Canine 

Echinococcus granulosus 
Echinococcus multilocularis 

Feline 
Echinococcus multiloculari

Overview of Life Cycle

  • Echinococcus spp. are cyclophyllidean cestodes that have indirect life cycles that require specific intermediate hosts. Most Echinococcus spp. are maintained in sylvatic cycles with wild carnivore definitive hosts and ungulate or rodent intermediate hosts, but E. granulosus can also be found in domestic cycle involving domestic dogs and sheep.   

  • Definitive hosts infected with adult Echinococcus spp. shed egg-laden proglottids in their feces. When the eggs are consumed by the appropriate intermediate host, large hydatid cysts develop. Dogs and cats are usually infected when they ingest these cysts during predation or scavenging.

Stages

  • Adults of Echinococcus spp. are very small and contain very few body segments (E. granulosus: 2-7mm consisting of 3-4 segments, E. multilocularis: 1.2-4.5mm consisting of 4-5 segments).  
  • Adults of E. granulosus are found primarily in the anterior portion of the small intestine, while E. multilocularis is found mainly in the mid to distal portion of the duodenum. 
  • Eggs, contained in proglottids, are passed into the environment via the feces of definitive hosts and are immediately infective to intermediate hosts. Infectious eggs contain a hexacanth embryo and are morphologically indistinguishable from those of Taenia spp. 
  • Once eggs are ingested by an intermediate host, oncosphere larvae are released and penetrate through the layers of the intestinal wall, where they are then transported through the blood or lymph vessels to the liver, lungs, or other organs. Oncosphere larvae then develop into hydatid cysts (metacestode larvae).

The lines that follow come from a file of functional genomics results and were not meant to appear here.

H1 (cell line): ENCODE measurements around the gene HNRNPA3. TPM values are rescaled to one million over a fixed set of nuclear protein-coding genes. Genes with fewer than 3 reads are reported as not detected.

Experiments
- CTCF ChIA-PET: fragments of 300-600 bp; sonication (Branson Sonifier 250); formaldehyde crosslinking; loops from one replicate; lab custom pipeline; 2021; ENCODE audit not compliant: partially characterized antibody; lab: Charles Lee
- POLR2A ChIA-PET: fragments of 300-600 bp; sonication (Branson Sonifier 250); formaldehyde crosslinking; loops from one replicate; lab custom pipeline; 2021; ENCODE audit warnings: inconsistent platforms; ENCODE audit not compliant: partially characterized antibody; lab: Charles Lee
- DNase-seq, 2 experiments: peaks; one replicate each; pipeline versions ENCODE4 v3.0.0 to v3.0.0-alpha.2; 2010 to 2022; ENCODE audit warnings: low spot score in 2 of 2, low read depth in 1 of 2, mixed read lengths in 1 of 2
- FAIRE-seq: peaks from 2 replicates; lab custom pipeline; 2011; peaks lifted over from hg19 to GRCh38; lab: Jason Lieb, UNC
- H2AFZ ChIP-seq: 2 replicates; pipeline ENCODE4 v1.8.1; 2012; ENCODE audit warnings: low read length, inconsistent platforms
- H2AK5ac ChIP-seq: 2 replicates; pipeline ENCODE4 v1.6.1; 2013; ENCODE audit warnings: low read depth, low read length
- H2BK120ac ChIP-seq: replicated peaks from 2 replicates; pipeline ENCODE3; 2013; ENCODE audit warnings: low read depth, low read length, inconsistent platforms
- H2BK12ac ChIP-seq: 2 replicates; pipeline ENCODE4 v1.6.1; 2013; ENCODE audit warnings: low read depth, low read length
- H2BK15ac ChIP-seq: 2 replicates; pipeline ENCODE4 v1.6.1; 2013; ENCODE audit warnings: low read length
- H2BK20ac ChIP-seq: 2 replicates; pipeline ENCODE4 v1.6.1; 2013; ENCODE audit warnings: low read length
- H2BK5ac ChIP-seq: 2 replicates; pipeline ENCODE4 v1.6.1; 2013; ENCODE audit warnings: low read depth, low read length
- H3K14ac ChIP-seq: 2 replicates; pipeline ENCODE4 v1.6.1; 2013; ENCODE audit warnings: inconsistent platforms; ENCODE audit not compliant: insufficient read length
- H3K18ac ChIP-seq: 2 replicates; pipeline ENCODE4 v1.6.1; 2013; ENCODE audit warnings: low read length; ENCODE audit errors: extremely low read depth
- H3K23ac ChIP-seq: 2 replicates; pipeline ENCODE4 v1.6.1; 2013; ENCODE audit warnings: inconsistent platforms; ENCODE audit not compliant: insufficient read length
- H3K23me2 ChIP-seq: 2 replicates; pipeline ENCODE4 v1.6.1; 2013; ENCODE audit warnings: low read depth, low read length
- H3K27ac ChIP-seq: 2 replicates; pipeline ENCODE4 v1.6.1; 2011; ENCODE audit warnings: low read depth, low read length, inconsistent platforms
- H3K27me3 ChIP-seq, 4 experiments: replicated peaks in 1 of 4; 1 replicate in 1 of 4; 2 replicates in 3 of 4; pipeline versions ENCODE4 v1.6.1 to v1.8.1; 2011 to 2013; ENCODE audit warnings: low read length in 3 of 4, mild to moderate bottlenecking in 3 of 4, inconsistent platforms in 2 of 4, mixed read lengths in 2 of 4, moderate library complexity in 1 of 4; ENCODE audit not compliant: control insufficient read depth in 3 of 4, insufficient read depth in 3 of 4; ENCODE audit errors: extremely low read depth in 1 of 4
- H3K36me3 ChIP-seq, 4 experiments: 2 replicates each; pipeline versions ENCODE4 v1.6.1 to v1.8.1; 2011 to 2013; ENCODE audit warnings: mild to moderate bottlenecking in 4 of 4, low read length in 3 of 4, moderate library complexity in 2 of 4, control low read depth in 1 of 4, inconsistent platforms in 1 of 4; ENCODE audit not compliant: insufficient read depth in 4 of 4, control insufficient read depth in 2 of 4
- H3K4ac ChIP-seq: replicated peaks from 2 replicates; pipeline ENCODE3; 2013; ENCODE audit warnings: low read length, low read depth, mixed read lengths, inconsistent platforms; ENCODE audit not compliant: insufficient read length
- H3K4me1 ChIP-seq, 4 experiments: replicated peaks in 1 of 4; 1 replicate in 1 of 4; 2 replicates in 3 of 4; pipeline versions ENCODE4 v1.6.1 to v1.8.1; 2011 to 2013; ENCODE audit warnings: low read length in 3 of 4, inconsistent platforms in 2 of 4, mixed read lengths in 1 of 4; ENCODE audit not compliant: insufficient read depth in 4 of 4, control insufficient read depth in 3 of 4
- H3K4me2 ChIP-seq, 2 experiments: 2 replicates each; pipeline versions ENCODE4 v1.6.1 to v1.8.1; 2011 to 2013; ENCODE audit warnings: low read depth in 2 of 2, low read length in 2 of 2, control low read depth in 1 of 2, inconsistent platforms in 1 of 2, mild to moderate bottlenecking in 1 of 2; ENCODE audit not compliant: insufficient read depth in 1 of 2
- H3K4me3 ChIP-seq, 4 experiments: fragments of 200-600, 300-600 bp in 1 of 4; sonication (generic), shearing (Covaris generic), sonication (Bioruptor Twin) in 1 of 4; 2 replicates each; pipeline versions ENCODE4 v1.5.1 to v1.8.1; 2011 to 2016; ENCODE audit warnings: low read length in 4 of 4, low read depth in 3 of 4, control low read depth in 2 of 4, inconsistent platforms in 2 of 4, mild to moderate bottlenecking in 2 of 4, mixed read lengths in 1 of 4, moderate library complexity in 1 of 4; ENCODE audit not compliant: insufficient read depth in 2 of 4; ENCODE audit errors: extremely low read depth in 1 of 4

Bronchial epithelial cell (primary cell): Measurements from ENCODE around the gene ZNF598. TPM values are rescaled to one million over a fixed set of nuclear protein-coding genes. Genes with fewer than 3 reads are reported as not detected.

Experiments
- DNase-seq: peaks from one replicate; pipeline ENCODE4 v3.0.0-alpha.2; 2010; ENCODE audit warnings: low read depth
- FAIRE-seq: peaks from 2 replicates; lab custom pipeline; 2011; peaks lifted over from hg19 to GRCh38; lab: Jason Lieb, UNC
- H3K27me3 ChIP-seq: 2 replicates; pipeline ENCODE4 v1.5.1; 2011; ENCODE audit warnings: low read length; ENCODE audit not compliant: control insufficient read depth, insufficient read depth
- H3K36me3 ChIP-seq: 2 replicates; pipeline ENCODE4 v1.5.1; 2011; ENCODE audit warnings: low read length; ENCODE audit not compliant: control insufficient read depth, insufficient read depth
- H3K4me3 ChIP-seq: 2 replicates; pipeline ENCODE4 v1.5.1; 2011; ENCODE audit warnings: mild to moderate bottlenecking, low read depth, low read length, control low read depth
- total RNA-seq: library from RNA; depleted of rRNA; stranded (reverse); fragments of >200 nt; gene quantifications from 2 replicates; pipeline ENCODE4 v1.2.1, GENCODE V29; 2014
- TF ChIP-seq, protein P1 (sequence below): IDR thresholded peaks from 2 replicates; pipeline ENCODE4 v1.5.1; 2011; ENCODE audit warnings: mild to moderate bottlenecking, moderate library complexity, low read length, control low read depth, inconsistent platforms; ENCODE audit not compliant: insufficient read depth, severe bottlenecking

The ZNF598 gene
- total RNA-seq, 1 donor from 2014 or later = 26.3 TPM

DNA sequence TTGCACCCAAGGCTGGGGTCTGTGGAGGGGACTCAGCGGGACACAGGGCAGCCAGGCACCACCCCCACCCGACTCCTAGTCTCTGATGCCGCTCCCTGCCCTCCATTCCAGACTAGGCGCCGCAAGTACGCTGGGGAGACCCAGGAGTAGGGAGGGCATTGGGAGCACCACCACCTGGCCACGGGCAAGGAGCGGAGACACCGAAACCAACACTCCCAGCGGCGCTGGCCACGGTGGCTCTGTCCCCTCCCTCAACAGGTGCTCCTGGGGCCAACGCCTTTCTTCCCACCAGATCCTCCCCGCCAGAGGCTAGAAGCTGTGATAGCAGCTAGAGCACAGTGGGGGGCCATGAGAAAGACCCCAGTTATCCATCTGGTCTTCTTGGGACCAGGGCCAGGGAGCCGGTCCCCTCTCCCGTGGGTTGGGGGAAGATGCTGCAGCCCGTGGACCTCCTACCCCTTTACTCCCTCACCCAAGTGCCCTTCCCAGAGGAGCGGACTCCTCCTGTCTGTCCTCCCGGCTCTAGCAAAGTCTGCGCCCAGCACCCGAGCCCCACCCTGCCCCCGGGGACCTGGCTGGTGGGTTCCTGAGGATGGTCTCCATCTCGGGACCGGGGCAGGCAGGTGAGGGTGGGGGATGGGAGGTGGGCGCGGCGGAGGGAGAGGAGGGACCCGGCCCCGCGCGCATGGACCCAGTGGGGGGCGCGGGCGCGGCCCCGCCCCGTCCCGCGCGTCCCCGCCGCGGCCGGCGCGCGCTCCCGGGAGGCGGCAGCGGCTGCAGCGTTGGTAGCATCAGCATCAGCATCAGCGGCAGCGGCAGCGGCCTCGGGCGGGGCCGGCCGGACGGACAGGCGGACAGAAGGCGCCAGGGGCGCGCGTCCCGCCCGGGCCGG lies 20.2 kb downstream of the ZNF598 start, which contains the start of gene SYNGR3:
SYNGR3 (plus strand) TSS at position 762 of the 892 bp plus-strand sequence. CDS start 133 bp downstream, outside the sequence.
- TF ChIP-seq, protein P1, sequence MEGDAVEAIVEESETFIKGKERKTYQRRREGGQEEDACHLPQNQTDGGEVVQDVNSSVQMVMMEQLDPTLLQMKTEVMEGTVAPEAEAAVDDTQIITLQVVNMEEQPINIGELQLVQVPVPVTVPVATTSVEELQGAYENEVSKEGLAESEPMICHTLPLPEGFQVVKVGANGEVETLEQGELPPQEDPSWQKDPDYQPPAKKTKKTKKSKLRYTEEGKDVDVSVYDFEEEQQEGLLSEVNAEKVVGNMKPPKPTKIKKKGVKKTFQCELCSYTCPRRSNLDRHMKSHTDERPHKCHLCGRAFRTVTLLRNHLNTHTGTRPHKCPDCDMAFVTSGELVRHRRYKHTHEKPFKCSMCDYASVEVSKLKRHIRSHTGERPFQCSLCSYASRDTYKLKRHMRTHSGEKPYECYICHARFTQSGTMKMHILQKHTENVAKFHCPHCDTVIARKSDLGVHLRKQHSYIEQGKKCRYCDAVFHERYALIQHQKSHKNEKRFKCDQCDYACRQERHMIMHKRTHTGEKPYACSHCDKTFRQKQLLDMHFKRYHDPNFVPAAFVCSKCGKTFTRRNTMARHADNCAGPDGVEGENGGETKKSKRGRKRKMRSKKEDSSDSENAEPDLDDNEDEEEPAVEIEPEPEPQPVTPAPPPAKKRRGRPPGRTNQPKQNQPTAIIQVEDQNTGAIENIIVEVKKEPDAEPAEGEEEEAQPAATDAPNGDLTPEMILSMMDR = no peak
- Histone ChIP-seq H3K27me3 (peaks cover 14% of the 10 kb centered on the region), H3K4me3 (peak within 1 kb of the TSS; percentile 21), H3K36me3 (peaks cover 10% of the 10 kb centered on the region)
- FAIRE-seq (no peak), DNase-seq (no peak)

• Unilocular hydatid cysts of E. granulosus are large fluid-filled bladders with internal budding of protoscoleces and are mainly found in the liver and lungs of infected intermediate hosts. 
  • Multilocular (alveolar) hydatid cysts of E. multilocularis develop primarily in the liver and aggregate from alveolar structures composed of numerous cysts of irregular shapes. Multilocular hydatid cysts have the capacity to proliferate by external budding and form root-like protrusions of tissue, enabling the cestode to progressively invade host organs. They are highly invasive and mimic malignant metastatic neoplasms in the tissues of infected intermediate hosts. 
  • The definitive host becomes infected when it ingests the protoscoleces within hydatid cysts in an intermediate host.

Disease

  • Adult Echinococcus spp. in the lumen of the small intestine are not known to cause any disease in dogs or cats. 

  • Occasional cases of alveolar echinococcosis, in which dogs serve as aberrant intermediate hosts and develop multilocular hydatid cysts, have been reported in central Europe. These cases are thought to follow either ingestion of a large number of eggs from the environment or intestinal infections in which the adult E. multilocularis release eggs into the intestinal lumen. 

  • Recently, alveolar echinococcosis associated with hemorrhagic masses in the liver has been described in a small number of dogs in Canada, including Ontario and British Columbia. Research to understand this phenomenon is ongoing.

Prevalence